Deconstructing general hermeneutics / (re)constructing a Biblical hermeneutic
Khushf, George Peter
Kelber, Werner H.
Doctor of Philosophy
The post-modern predicament can be seen in the conflict between general hermeneutics and deconstruction. General hermeneutics seeks to develop the "modern" project of understanding understanding. It is concerned with universality and meaning, sublimating otherness and difference in the "merging of horizons". Deconstruction subverts such a drive to universality, seeking to open up differences where there is a presumed unity. It tears horizons apart. Protestant interpretation of Scripture has been closely associated with general hermeneutics. However, an evaluation of Rudolf Bultmann's thought shows how any so-called general hermeneutic involves implicit commitments to natural theology which conflict with doctrines of special revelation that are implied by the principles of sola fide and sola gratia. In this way the generality of general hermeneutics is deconstructed. Instead of beginning with an independently derived hermeneutic, which directs the interpretation of Biblical texts, one should begin with the kerygmatic content, and develop its hermeneutical implications. Through a careful examination of the implications of Luther's account of justification, it can be seen that the point of departure for interpretation is not a generally determinable "plain sense" of the text, but rather a particularly determined ambiguity, opacity and polyvalence. Through the text's content, which is the Word of God, there is a metaphorical transfer from a grammatical metaphoricity to a divine metaphoricity, in which an initial linguistic displacement in the text is reduplicated existentially as a shift from the indeterminate absence to the hidden presence of God. This metaphorical metaphoricity provides an alternative to Babel, which is the Derridian "metaphor of metaphors". The metaphorical metaphoricity that grounds justification can be seen in the incarnation, which is thematized by John's Gospel. Through an account of the logic and rhetoric of revelation in John's text, a hermeneutic of revelation can be derived, which does justice to the unique dynamics of Scripture and its function in the Christian community. The singular juxtaposition of universality and particularity that takes place in the incarnation provides a third alternative to the competing movements that constitute the post-modern predicament.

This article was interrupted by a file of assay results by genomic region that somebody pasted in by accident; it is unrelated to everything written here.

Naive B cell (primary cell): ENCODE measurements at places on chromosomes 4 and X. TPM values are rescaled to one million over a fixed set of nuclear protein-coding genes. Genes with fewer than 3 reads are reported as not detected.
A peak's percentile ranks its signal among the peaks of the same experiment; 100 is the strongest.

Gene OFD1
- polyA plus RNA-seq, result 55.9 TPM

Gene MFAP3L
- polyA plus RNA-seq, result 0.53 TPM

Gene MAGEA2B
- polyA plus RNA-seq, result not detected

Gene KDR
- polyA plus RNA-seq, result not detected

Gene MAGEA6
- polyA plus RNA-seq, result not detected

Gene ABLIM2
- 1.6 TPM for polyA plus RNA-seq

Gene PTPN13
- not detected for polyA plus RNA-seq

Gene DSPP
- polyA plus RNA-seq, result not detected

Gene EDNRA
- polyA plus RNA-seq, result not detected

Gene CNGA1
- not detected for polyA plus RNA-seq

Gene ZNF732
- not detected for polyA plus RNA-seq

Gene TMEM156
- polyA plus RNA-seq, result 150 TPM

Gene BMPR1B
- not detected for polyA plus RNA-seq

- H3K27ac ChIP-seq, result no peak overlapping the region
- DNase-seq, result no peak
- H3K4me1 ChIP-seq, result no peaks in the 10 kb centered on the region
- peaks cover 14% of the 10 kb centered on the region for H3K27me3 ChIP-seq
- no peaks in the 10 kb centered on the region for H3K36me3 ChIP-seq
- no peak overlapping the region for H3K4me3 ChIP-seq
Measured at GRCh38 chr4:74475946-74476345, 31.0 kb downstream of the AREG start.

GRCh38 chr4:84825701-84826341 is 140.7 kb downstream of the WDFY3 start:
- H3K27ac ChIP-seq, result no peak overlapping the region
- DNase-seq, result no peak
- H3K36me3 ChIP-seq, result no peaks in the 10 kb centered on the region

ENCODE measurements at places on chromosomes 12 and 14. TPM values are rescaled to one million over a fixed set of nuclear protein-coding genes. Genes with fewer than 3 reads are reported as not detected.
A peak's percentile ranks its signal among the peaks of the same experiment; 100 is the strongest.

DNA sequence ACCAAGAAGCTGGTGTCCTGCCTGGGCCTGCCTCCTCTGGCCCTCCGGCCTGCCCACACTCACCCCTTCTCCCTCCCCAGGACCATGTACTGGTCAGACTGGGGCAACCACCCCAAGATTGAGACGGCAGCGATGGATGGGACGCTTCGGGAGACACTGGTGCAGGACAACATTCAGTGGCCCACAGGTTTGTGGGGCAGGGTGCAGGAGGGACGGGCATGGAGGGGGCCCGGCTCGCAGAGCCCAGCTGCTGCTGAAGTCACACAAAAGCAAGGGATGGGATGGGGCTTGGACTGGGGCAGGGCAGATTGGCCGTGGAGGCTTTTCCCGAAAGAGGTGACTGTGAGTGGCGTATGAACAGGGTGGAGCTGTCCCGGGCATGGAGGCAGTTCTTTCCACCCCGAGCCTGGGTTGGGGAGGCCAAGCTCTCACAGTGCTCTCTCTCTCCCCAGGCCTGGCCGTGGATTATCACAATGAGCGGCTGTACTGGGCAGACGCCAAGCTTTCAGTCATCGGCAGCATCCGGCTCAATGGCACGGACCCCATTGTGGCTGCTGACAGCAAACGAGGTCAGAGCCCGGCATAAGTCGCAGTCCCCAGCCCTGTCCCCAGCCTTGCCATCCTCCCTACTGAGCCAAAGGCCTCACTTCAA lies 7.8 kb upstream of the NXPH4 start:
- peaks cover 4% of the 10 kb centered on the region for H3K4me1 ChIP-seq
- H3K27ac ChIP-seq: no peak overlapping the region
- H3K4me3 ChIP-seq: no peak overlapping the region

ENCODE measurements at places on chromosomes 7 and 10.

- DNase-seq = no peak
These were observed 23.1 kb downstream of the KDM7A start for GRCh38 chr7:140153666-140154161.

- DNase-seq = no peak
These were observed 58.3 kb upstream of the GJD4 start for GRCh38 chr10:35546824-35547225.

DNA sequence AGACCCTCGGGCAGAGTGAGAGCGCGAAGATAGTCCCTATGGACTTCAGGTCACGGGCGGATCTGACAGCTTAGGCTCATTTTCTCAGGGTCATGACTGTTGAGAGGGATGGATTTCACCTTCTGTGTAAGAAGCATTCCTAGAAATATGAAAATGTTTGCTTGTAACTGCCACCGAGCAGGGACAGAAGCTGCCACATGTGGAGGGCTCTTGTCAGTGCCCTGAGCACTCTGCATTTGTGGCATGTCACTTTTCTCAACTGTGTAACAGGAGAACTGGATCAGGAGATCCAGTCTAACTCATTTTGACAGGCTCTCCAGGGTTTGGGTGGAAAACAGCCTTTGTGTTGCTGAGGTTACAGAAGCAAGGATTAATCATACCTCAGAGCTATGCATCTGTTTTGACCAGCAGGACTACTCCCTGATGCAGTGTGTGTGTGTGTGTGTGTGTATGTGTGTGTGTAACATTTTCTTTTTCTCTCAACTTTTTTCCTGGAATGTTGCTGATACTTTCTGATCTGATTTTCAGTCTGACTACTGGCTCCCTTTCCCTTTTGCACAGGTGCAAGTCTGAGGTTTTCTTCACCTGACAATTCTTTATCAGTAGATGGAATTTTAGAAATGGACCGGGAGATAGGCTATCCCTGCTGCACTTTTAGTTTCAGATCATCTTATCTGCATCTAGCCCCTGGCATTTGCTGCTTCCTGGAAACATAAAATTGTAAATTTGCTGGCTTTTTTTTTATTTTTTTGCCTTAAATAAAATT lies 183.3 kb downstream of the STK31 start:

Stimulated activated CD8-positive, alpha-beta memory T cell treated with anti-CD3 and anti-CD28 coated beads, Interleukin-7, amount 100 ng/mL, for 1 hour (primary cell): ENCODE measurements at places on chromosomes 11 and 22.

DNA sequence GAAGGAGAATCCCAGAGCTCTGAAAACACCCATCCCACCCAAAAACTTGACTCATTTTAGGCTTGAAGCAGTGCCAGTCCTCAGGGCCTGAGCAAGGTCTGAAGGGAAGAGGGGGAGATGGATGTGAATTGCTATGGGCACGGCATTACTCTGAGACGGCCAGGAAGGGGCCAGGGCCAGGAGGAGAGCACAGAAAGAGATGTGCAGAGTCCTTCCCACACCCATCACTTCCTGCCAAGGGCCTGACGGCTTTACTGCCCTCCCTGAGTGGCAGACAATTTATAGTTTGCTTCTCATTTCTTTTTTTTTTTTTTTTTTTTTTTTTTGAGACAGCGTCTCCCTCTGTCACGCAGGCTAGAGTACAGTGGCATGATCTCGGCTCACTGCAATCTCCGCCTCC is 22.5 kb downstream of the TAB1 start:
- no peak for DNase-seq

Theology; Religion; Biblical studies; Religious history